Arthur Thwaite had lunch in Shepherd’s Market with his accountant. They both had Chilli Tiger Prawns for starters, then Arthur had the grilled Sea Bass with a green salad while Vanessa had the Venison with Cumberland sauce, game chips and creamed leeks. That morning, three of Arthur’s clients had been offered parts in the new Trewstar series and Janie, one of his favourites, had signed for a stunning cameo role in a remake of ‘Pillow Talk’. AT Management was plying the wave of British popularity in the USA. There would be another trip to the States on the cards before long. So Arthur, who always enjoyed Vanessa’s company, was in celebratory mood. Late forties, dumpy and hugely camp, she was brilliant at juggling the books and sharing a bottle of Chateau Neuf. She adored Richard, too, and had spent several alcoholic weekends in Godalming. Shame about Vanessa. She deserved to have someone of her own. Never down, always a good listener. Perhaps that was the problem. Too self-effacing. OK, she was a little homely looking, but so were many of the bored superannuated hausfraus in Surrey. Still, they kept themselves stick thin on permanent diets and constant workouts. Vanessa had too busy a life to bother. But there must have been the odd evening in the Chiswick flat when she felt lonely or inadequate, because that’s what nice, middle-class, forty-something single girls usually felt. Arthur was as fond of Vanessa as he could be of a woman, and he numbered many amongst his friends. What she was telling him at the moment made him even fonder.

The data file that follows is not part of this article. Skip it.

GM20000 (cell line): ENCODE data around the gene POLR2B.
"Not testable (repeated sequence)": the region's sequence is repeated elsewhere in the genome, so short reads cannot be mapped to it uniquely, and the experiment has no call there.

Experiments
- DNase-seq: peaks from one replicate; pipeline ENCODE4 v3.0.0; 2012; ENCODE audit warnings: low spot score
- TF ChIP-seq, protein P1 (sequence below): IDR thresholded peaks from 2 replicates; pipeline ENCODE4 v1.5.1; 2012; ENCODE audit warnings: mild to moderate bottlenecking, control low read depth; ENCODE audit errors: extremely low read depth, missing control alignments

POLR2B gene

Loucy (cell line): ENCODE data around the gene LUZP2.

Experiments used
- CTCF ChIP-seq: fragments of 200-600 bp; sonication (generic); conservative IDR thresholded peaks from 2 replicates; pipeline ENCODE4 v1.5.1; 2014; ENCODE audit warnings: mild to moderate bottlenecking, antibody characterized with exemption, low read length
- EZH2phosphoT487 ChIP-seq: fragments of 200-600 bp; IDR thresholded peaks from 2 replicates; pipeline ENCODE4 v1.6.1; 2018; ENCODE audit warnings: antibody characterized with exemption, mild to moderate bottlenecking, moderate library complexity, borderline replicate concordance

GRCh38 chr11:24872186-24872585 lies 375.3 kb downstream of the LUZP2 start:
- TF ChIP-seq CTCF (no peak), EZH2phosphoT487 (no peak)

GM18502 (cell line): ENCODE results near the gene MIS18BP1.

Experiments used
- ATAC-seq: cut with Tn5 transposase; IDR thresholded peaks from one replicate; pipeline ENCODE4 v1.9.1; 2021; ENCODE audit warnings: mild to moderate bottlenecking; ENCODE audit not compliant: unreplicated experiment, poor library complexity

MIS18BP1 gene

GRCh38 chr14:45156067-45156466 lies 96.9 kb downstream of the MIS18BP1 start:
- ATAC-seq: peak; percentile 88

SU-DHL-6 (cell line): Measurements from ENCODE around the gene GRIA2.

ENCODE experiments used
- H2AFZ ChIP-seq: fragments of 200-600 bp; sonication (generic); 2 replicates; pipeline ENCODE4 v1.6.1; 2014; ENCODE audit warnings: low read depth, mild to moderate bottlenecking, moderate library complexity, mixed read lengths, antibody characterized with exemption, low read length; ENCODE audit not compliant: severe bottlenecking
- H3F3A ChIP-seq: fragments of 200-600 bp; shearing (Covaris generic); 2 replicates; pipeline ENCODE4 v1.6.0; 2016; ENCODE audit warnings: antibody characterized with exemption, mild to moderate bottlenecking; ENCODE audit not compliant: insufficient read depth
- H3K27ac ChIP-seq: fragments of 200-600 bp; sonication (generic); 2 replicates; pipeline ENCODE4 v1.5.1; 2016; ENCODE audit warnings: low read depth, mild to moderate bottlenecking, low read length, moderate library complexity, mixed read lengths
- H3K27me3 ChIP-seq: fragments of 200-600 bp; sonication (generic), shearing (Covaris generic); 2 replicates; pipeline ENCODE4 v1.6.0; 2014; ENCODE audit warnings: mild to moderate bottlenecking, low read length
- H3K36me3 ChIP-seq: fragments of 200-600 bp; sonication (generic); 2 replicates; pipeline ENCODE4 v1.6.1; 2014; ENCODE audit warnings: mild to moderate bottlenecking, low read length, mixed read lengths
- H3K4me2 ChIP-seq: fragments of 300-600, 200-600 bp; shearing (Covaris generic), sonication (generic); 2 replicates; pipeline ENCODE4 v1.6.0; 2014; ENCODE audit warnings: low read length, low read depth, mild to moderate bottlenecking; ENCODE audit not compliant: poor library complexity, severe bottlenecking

–… so, perhaps – maybe – a Rolls.
– A Rolls? Don’t you think that’s a bit schlocky? Besides, you know I don’t drive.
– But Richard does. AT needs to use up a little profit. Better you enjoy it than the tax man. It doesn’t have to be a Rolls. Another top of the range car – maybe a Daimler Jag?
– You’d have Richard in a peaked cap, you would.
– Ooh, Arthur – just think what fun that would be! Your own man in uniform.
– Mucky cow.
– Part of my charm. How about it?
– Well… it might be fun. Especially with the Grand Duchess coming.
Vanessa nodded at him over the rim of her wineglass. She was feeling uncomfortable today. The fuchsia suit was tighter and shorter than she remembered and the mohair was itchy. The shoes were too high and the tights too sheer for the state of her legs. She knew her face was shining, that she should have made time to wash her hair this morning – and her roots must be showing by now. But Arthur, as usual, had told her how marvellous she looked. He was a pet. What a loss to the world of women. Richard, too. Still, how lucky that they had each other. And she felt that familiar lump of affection and envy constricting her throat. Arthur was talking again.
– You know what, Vee? If you say so, I’ll do it. Now what shall we have?
– Well, Daimler Jags are very classy.
– I should care about ze make? Such sings are beyont me. Vot colour is all I ask?
Vanessa chuckled. Several heads turned.
– Blue, to match your eyes, of course.
– Done! We’ll let Richard choose the make. After all, he’ll be driving it.